July 17, 2024

Iran’s IRGC conducts military drills on disputed islands amid tensions with UAE, international allies


Iran’s Islamic Revolutionary Guard Corps (IRGC) recently conducted unannounced military exercises on three disputed islands in the Gulf, which are claimed by the United Arab Emirates (UAE). The islands, Abu Musa, Greater Tunb, and Lesser Tunb, have been a source of political tensions between the two nations.

The islands came under Iran’s control in 1971 when the then-shah of Iran dispatched the royal navy after the British withdrew their forces from the area, now part of the UAE. Despite Emirati claims supported by other Arab states, Iran has firmly rejected any negotiations over their ownership.

The latest drills, carried out by the IRGC on Wednesday, showcased an array of military assets, including aircraft, vessels, missiles, and vehicles, stationed on the disputed islands. State media reported the unveiling of a new IRGC Navy vessel armed with long-range missiles, as well as the deployment of Fath ballistic missiles and Ghadir cruise missiles.

The exercises came after Iran expressed displeasure over Russia and China’s joint statements with the Gulf Cooperation Council (GCC), which supported the UAE’s claim over the islands. Iran summoned the Russian and Chinese envoys to Tehran to protest against their stance.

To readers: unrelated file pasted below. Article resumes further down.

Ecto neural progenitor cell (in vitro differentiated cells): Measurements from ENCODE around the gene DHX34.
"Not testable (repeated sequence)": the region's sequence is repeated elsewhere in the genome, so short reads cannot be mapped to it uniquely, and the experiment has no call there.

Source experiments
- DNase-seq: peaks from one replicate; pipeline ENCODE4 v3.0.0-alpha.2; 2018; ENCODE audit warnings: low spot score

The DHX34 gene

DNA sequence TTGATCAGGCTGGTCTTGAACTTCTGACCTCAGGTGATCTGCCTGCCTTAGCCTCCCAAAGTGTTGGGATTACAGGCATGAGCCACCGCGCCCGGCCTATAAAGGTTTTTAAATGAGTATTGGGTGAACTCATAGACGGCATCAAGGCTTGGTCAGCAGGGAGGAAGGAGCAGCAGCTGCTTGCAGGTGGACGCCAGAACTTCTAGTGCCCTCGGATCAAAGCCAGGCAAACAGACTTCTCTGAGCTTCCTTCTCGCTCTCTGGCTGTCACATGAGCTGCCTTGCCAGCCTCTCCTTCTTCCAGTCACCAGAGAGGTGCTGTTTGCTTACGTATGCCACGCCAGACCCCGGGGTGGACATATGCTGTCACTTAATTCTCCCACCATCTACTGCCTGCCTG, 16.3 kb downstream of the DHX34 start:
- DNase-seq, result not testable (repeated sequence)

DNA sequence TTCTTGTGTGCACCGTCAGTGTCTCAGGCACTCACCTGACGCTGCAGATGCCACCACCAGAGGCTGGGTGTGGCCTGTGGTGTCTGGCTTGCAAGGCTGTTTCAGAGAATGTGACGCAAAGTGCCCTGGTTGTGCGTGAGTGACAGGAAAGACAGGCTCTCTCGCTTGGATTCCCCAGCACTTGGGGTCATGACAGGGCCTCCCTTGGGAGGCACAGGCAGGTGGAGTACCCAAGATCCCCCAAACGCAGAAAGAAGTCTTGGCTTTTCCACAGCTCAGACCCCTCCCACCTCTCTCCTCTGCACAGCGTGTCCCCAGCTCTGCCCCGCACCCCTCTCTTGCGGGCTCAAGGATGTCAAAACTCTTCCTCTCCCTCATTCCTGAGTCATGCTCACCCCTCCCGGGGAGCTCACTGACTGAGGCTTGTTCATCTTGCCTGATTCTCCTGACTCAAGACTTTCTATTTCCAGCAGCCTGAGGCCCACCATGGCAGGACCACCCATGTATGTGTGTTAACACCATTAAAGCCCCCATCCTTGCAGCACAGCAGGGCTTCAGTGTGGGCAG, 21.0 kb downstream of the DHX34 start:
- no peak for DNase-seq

During the ceremony marking the start of the drills, Alireza Tangsiri, the IRGC Navy’s commander-in-chief, emphasized the islands’ significance to the Iranian nation, pledging to defend their honor. The IRGC commander-in-chief, Hossein Salami, reaffirmed that Iran and its Arab neighbors are fully capable of protecting regional waters without the presence of foreign forces.

These developments take place in the backdrop of increasing tensions with the United States. The U.S. has been deploying troops and equipment to the region in response to Iran’s alleged attempts to disrupt commerce in the strategic Strait of Hormuz, through which a significant portion of the world’s oil flows.

Last week, Iran unveiled a new cruise missile named Abu Mahdi, capable of targeting U.S. aircraft carriers in the region if deemed necessary. The missile’s name honors Abu Mahdi al-Muhandis, an Iraqi commander assassinated along with Iran’s top general, Qassem Soleimani, in a U.S. drone strike in Baghdad in January 2020.

The situation remains tense as Iran’s military exercises and the U.S. response underscore the ongoing geopolitical complexities in the region.

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